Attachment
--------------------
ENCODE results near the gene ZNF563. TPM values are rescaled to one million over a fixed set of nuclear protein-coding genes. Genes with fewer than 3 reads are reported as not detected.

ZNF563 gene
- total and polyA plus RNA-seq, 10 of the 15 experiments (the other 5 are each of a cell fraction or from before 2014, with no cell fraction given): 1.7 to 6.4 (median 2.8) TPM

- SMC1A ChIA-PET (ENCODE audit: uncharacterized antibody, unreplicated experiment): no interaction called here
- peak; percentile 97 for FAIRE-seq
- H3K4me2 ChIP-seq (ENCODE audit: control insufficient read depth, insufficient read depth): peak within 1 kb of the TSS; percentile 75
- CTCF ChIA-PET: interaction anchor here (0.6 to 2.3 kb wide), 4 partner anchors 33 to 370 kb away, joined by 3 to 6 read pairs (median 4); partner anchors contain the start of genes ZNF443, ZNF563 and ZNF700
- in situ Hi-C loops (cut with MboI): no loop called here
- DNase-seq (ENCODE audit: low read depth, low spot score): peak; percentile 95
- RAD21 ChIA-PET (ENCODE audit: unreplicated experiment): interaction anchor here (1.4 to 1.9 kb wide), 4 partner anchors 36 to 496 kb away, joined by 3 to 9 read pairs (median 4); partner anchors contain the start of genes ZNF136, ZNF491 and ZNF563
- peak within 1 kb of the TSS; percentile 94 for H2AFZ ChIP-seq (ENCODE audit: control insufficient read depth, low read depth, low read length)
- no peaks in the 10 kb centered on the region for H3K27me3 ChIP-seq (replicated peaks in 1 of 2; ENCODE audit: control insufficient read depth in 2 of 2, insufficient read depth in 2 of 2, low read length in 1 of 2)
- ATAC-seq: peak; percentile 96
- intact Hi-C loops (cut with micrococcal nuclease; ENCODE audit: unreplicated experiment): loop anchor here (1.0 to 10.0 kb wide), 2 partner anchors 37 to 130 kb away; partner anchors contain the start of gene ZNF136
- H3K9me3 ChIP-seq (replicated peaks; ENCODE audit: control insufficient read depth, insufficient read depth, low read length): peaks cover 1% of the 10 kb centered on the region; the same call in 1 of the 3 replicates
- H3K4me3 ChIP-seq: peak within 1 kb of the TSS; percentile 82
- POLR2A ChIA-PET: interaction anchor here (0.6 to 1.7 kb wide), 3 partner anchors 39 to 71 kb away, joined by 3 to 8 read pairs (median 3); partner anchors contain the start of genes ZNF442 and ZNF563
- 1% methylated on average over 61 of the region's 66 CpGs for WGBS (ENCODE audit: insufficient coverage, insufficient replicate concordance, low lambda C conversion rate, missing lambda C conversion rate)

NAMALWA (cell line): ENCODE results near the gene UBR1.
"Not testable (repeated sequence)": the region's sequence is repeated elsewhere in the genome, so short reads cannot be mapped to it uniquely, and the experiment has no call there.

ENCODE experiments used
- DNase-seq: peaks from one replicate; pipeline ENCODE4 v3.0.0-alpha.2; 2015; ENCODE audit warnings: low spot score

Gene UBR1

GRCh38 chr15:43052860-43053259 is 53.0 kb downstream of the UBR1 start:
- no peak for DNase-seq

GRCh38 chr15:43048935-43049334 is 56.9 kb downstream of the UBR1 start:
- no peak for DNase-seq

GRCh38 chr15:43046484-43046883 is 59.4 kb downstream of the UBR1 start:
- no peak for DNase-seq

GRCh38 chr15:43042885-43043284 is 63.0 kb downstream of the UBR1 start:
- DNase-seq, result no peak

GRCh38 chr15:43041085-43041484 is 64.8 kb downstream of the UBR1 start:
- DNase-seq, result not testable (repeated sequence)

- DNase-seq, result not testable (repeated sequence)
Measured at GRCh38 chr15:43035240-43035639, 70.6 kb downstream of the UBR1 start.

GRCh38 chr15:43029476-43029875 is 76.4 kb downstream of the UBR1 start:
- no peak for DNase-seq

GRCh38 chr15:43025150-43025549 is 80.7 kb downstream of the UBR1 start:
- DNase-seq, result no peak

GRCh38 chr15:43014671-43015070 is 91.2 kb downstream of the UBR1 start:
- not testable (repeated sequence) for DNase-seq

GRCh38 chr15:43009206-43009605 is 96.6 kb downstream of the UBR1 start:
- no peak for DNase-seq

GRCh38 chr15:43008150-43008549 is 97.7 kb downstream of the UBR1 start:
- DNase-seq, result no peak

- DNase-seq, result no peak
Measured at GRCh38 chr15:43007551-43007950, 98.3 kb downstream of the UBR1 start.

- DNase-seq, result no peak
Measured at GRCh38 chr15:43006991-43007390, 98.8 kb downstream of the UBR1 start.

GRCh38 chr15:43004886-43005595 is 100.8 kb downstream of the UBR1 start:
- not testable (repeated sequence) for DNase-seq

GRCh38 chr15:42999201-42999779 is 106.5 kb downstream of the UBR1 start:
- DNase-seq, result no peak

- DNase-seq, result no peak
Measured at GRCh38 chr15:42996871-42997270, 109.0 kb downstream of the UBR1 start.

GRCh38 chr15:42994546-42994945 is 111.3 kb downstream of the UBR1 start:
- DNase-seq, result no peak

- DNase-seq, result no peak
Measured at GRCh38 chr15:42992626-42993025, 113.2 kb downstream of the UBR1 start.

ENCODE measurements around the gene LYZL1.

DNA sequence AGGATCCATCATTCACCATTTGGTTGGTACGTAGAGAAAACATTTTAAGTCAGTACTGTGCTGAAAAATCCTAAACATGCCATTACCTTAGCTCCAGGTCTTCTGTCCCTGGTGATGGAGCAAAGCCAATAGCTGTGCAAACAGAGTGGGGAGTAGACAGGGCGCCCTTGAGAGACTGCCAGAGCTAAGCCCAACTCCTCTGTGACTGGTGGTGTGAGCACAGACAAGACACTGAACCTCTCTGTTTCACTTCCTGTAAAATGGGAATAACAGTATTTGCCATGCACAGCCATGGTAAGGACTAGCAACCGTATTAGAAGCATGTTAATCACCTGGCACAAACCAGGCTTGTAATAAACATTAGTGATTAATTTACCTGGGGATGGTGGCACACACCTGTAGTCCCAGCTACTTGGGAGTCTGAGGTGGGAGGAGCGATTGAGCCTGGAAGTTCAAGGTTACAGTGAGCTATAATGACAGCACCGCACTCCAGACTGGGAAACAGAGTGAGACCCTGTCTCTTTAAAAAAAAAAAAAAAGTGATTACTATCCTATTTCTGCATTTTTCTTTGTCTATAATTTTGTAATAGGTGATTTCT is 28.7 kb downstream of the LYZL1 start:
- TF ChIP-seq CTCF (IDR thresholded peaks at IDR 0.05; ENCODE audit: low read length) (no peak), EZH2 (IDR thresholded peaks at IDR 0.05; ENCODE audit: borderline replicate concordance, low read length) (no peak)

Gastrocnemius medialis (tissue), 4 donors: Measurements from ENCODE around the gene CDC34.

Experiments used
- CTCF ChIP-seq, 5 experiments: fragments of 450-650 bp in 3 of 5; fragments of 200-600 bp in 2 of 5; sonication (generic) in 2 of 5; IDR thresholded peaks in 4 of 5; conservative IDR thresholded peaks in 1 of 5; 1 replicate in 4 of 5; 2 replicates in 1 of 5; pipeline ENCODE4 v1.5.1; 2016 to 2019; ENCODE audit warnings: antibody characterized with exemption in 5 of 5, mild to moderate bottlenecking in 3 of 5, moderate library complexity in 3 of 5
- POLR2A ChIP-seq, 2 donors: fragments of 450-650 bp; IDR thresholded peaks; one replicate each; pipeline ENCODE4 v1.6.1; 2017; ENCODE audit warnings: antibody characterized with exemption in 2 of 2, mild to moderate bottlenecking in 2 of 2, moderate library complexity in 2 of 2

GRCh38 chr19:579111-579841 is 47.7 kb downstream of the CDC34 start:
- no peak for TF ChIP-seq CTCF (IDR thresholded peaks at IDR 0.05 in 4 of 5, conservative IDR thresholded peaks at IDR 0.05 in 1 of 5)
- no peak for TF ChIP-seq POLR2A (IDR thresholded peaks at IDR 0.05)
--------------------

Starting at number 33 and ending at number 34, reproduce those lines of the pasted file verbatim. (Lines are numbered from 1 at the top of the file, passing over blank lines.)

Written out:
- DNase-seq, result not testable (repeated sequence)

- DNase-seq, result not testable (repeated sequence)